Hypoxic-ischemic encephalopathy (HIE) is the most important cause of cerebral damage and long-term neurological sequelae in the perinatal period both in term and preterm infant. Hypoxic-ischemic (H-I) injuries develop in two phases: the ischemic phase, dominated by necrotic processes, and the reperfusion phase, dominated by apoptotic processes extending beyond ischemic areas. Due to selective ischemic vulnerability, cerebral damage affects gray matter in term newborns and white matter in preterm newborns with the typical neuropathological aspects of laminar cortical necrosis in the former and periventricular leukomalacia in the latter. This article summarises the principal physiopathological and biochemical processes leading to necrosis and/or apoptosis of neuronal and glial cells and reports recent insights into some endogenous and exogenous cellular and molecular mechanisms aimed at repairing H-I cerebral damage.

Actualities on molecular pathogenesis and repairing processes of cerebral damage in perinatal hypoxic-ischemic encephalopathy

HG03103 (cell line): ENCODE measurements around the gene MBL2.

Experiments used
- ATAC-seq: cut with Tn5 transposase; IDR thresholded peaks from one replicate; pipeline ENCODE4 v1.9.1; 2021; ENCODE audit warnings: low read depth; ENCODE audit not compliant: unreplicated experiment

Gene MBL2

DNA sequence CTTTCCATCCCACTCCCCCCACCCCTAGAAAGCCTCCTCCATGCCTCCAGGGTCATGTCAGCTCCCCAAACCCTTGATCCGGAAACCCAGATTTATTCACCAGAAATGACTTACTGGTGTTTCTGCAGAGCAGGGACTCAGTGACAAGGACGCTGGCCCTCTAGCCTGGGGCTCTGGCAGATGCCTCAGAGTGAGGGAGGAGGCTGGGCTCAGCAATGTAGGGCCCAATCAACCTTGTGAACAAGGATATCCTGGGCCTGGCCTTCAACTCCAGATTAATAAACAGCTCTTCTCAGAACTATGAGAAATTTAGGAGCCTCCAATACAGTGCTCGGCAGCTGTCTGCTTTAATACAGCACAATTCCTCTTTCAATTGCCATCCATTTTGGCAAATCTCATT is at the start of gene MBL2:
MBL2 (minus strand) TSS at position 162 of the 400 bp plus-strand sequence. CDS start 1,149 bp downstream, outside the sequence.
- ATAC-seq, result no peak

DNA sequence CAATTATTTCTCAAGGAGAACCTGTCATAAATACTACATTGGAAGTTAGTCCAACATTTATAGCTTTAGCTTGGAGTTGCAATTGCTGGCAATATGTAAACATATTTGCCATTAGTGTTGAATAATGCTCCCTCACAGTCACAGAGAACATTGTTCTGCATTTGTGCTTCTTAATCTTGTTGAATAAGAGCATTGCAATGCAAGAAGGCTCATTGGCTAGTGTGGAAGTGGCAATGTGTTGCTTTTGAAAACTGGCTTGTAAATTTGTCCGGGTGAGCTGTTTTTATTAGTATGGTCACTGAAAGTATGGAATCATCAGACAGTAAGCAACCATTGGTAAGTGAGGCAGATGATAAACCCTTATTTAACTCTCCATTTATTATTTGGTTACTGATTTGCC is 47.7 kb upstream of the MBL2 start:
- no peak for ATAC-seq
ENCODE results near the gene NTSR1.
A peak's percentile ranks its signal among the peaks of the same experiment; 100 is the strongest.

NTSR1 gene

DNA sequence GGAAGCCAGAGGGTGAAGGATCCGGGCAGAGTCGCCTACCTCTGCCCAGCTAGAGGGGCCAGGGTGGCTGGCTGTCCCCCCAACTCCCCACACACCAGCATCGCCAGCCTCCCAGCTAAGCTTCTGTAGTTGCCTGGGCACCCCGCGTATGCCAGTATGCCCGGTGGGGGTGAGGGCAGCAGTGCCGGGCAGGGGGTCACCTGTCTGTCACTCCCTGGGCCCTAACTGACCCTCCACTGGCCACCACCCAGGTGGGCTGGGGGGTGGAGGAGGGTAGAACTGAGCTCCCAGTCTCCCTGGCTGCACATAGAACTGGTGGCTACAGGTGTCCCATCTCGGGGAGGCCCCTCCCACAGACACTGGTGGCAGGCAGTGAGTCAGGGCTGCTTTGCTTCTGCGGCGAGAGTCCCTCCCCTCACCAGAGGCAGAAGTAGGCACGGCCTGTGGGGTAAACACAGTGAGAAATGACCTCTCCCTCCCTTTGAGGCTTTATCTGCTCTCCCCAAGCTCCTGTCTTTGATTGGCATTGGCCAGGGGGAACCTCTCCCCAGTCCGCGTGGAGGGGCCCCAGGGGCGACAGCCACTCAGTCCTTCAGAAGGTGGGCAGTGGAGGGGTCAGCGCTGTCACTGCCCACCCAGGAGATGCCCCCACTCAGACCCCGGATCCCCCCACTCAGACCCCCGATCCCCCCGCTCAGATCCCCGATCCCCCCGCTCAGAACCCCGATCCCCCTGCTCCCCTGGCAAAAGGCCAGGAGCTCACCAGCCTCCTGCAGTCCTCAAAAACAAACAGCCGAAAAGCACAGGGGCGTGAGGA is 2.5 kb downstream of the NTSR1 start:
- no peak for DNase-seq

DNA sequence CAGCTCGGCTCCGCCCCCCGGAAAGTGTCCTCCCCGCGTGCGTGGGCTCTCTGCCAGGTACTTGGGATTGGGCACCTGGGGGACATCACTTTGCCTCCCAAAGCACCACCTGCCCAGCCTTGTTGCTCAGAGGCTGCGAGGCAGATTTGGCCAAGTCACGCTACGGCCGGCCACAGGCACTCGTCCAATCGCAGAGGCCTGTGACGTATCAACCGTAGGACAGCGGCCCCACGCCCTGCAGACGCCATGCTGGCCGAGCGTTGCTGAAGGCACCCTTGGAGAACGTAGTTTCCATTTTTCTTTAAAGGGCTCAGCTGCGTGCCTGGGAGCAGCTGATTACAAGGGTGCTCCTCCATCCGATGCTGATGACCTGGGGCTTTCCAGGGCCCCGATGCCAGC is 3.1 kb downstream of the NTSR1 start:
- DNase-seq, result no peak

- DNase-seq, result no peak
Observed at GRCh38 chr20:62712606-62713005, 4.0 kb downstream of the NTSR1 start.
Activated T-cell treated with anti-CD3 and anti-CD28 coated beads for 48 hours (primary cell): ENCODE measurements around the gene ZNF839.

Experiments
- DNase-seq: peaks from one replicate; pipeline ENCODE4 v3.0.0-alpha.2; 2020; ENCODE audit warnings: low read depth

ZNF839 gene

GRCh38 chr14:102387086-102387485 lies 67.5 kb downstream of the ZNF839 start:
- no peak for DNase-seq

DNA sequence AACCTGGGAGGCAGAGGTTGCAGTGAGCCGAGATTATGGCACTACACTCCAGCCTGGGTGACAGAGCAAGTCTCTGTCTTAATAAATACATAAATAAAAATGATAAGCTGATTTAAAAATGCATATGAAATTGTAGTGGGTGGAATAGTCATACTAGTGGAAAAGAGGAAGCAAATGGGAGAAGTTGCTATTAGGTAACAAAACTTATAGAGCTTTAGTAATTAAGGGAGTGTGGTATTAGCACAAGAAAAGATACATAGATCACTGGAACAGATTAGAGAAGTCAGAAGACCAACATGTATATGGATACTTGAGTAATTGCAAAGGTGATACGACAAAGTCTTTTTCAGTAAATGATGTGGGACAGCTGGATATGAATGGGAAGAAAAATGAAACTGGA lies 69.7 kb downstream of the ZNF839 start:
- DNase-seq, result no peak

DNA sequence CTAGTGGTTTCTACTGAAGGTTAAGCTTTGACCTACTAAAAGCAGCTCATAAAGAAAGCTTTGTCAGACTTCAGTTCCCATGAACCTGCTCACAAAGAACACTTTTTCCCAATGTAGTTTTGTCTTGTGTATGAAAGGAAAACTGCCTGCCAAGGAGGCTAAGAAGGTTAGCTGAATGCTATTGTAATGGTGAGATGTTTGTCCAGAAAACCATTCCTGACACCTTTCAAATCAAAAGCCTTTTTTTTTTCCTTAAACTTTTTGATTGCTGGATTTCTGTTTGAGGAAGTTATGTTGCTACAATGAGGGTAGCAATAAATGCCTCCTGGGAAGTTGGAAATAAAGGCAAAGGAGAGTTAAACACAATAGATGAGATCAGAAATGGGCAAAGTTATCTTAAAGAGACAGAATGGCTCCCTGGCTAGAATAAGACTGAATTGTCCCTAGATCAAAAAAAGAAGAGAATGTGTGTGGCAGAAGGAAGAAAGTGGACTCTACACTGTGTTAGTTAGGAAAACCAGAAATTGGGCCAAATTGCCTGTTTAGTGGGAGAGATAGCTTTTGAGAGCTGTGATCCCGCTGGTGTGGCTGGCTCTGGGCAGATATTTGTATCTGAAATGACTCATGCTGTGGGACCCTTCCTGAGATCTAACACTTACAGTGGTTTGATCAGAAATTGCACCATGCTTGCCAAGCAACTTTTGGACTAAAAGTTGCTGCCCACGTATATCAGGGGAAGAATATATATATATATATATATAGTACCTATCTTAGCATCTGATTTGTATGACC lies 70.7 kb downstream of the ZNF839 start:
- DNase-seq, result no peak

Distefano, Giuseppe;Praticò, Andrea D
2010

Abstract

Hypoxic-ischemic encephalopathy (HIE) is the most important cause of cerebral damage and long-term neurological sequelae in the perinatal period both in term and preterm infant. Hypoxic-ischemic (H-I) injuries develop in two phases: the ischemic phase, dominated by necrotic processes, and the reperfusion phase, dominated by apoptotic processes extending beyond ischemic areas. Due to selective ischemic vulnerability, cerebral damage affects gray matter in term newborns and white matter in preterm newborns with the typical neuropathological aspects of laminar cortical necrosis in the former and periventricular leukomalacia in the latter. This article summarises the principal physiopathological and biochemical processes leading to necrosis and/or apoptosis of neuronal and glial cells and reports recent insights into some endogenous and exogenous cellular and molecular mechanisms aimed at repairing H-I cerebral damage.
Adipose Tissue; Animals; Animals, Newborn; Axons; Gestational Age; Humans; Hypoxia-Ischemia, Brain; Infant, Newborn; Leukomalacia, Periventricular; Oligodendroglia; Phosphopyruvate Hydratase; Reperfusion Injury; S100 Proteins; Stromal Cells; Pediatrics, Perinatology and Child Health
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Utilizza questo identificativo per citare o creare un link a questo documento: http://hdl.handle.net/20.500.11769/363382
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